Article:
I first met Don in May 2011.  He has macular degeneration and came to me for help.  He was having trouble reading the music, even when he enlarged it with a copy machine.  I prescribed telemicroscopic glasses focused at 24 inches, the distance of his music.  By knowing his goal of reading music and the distance to the music I was able to prescribe glasses specifically for his needs.
Thanks to the improvement that the glasses make Don can read the music again and continues to enjoy playing tunes from Broadway, Glenn Miller as well as Sousa marches. 
I am very happy for this nice man and appreciate his letting me know how much difference the telemicroscopic glasses make to him. #maculardegeneration#lowvisionglasses

Thursday, July 10, 2014

Having Trouble Reading Your Medicine Labels?

Most prescription labels fail to meet guidelines, risking dosage errors, Canadian study concludes
Posted: 09 Jul 2014 08:54 AM PDT

"Small print and poor printing on prescription labels handed out by pharmacists may be misread and may lead to errors in taking medication, according to new research. By simply following recommended guidelines for font size, use of bolding, justification, sentence case and spacing, researchers expect pharmacies can improve the legibility of their labels without the need for new technologies or larger labels."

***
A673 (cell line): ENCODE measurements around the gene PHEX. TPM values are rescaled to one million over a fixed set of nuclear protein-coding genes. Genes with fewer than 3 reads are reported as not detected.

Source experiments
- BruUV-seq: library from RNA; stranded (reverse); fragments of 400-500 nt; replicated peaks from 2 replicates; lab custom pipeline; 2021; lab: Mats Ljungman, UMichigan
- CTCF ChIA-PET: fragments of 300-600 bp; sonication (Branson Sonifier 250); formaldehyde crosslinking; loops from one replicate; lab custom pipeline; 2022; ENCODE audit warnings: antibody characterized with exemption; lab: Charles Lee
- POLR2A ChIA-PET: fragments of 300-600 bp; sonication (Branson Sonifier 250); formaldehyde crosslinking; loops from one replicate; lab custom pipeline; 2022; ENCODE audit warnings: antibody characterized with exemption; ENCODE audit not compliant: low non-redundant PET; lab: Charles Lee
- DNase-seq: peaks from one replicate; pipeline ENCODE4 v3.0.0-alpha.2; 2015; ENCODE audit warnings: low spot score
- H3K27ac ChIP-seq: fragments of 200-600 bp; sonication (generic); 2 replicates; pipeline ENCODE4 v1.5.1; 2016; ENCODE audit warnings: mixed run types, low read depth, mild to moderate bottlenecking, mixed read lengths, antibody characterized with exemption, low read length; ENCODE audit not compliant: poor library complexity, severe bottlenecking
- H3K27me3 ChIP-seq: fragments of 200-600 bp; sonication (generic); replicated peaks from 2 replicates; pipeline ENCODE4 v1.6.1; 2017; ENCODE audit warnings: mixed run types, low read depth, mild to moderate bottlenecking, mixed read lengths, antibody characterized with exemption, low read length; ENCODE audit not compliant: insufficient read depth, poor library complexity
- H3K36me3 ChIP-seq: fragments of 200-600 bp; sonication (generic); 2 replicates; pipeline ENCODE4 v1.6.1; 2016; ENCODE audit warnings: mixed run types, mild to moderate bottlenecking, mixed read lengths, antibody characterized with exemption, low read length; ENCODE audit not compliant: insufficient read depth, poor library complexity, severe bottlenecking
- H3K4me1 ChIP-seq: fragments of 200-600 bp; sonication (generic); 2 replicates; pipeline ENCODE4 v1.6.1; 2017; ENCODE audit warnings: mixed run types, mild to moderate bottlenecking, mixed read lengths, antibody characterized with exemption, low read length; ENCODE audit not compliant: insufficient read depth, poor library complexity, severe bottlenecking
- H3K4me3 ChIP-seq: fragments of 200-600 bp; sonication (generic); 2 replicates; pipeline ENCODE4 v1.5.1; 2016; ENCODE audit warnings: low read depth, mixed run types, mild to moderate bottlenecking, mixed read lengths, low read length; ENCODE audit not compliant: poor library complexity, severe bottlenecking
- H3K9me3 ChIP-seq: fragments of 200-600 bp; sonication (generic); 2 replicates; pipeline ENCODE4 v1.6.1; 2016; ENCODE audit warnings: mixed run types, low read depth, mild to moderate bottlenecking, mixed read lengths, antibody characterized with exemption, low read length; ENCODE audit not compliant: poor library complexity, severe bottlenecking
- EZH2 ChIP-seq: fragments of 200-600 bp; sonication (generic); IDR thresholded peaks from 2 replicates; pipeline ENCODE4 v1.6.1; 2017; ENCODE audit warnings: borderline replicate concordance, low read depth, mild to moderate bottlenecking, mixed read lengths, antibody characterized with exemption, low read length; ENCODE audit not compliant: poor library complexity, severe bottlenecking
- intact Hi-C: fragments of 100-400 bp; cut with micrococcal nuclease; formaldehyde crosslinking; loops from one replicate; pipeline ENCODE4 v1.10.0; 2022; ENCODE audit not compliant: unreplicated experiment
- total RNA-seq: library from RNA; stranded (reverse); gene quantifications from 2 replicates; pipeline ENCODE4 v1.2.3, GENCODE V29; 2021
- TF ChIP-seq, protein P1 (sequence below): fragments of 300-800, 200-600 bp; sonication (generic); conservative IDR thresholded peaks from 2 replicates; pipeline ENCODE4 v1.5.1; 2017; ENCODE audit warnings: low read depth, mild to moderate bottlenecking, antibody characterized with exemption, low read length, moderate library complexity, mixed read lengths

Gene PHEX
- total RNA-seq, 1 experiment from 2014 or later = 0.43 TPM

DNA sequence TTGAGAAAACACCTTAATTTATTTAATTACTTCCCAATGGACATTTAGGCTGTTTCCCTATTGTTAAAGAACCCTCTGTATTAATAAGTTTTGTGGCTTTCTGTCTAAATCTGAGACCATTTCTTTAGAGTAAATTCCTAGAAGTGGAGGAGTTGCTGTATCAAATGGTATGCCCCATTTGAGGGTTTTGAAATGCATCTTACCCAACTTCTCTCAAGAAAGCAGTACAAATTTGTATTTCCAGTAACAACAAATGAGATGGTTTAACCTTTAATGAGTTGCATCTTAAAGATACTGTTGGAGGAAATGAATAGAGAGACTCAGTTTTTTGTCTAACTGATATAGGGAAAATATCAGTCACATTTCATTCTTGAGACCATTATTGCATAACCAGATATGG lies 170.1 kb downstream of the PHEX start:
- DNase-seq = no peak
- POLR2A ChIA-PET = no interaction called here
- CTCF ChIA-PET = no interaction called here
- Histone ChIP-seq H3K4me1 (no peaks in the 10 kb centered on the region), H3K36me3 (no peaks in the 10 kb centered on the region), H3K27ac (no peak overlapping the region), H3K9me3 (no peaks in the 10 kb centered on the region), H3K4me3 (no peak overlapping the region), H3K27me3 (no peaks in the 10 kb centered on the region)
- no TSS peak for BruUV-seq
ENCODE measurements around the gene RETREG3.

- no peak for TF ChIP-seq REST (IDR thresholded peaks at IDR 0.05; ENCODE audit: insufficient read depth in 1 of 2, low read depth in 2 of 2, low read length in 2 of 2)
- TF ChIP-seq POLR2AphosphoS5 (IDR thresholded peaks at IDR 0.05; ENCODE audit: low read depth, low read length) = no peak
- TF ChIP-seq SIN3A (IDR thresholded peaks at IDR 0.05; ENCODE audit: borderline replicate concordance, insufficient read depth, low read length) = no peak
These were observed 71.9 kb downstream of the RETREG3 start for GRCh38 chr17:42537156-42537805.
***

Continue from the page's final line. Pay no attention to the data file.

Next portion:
This post from today's  "Science Daily" points out a very real problem that people with low vision face.  The majority of my patients tell me that they need help reading medicine labels.  In addition to the suggested improvements that the pharmacy could make I recommend one other thing.  Ask the pharmacist to put the meds in larger bottles and rotate the label 90 degrees.  That allows you to read an entire line of print without having to rotate the bottle.  Much easier.  This can be done.  I have requested it of pharmacists and they understand.

Monday, July 7, 2014

Reading with Low Vision Glasses